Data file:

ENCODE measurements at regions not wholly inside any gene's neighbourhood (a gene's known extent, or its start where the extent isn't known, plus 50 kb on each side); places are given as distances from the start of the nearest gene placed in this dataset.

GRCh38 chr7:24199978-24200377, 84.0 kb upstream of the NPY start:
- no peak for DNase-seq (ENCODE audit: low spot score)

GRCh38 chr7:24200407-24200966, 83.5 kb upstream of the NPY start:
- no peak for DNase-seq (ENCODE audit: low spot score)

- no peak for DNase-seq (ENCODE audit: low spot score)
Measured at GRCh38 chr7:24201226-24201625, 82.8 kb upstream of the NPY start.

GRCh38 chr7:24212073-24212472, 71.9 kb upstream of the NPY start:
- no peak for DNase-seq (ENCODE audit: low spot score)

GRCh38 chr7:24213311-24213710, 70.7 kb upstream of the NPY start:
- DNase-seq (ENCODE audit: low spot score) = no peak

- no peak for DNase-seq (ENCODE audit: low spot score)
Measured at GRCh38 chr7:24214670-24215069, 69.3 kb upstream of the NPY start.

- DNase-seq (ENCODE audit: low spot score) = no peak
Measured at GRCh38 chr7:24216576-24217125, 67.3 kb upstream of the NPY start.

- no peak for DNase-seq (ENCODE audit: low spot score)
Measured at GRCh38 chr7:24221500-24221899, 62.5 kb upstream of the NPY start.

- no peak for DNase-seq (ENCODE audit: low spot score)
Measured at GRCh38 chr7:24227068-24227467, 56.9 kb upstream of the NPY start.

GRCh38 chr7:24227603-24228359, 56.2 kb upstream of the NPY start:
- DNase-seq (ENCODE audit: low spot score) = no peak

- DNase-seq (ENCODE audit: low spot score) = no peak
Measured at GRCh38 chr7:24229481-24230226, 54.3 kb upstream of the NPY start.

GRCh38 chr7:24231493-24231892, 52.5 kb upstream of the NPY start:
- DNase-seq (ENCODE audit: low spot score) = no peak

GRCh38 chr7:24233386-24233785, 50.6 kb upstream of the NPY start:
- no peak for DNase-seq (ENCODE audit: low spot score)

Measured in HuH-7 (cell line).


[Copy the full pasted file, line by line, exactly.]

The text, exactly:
ENCODE measurements at regions not wholly inside any gene's neighbourhood (a gene's known extent, or its start where the extent isn't known, plus 50 kb on each side); places are given as distances from the start of the nearest gene placed in this dataset.

GRCh38 chr7:24199978-24200377, 84.0 kb upstream of the NPY start:
- no peak for DNase-seq (ENCODE audit: low spot score)

GRCh38 chr7:24200407-24200966, 83.5 kb upstream of the NPY start:
- no peak for DNase-seq (ENCODE audit: low spot score)

- no peak for DNase-seq (ENCODE audit: low spot score)
Measured at GRCh38 chr7:24201226-24201625, 82.8 kb upstream of the NPY start.

GRCh38 chr7:24212073-24212472, 71.9 kb upstream of the NPY start:
- no peak for DNase-seq (ENCODE audit: low spot score)

GRCh38 chr7:24213311-24213710, 70.7 kb upstream of the NPY start:
- DNase-seq (ENCODE audit: low spot score) = no peak

- no peak for DNase-seq (ENCODE audit: low spot score)
Measured at GRCh38 chr7:24214670-24215069, 69.3 kb upstream of the NPY start.

- DNase-seq (ENCODE audit: low spot score) = no peak
Measured at GRCh38 chr7:24216576-24217125, 67.3 kb upstream of the NPY start.

- no peak for DNase-seq (ENCODE audit: low spot score)
Measured at GRCh38 chr7:24221500-24221899, 62.5 kb upstream of the NPY start.

- no peak for DNase-seq (ENCODE audit: low spot score)
Measured at GRCh38 chr7:24227068-24227467, 56.9 kb upstream of the NPY start.

GRCh38 chr7:24227603-24228359, 56.2 kb upstream of the NPY start:
- DNase-seq (ENCODE audit: low spot score) = no peak

- DNase-seq (ENCODE audit: low spot score) = no peak
Measured at GRCh38 chr7:24229481-24230226, 54.3 kb upstream of the NPY start.

GRCh38 chr7:24231493-24231892, 52.5 kb upstream of the NPY start:
- DNase-seq (ENCODE audit: low spot score) = no peak

GRCh38 chr7:24233386-24233785, 50.6 kb upstream of the NPY start:
- no peak for DNase-seq (ENCODE audit: low spot score)

Measured in HuH-7 (cell line).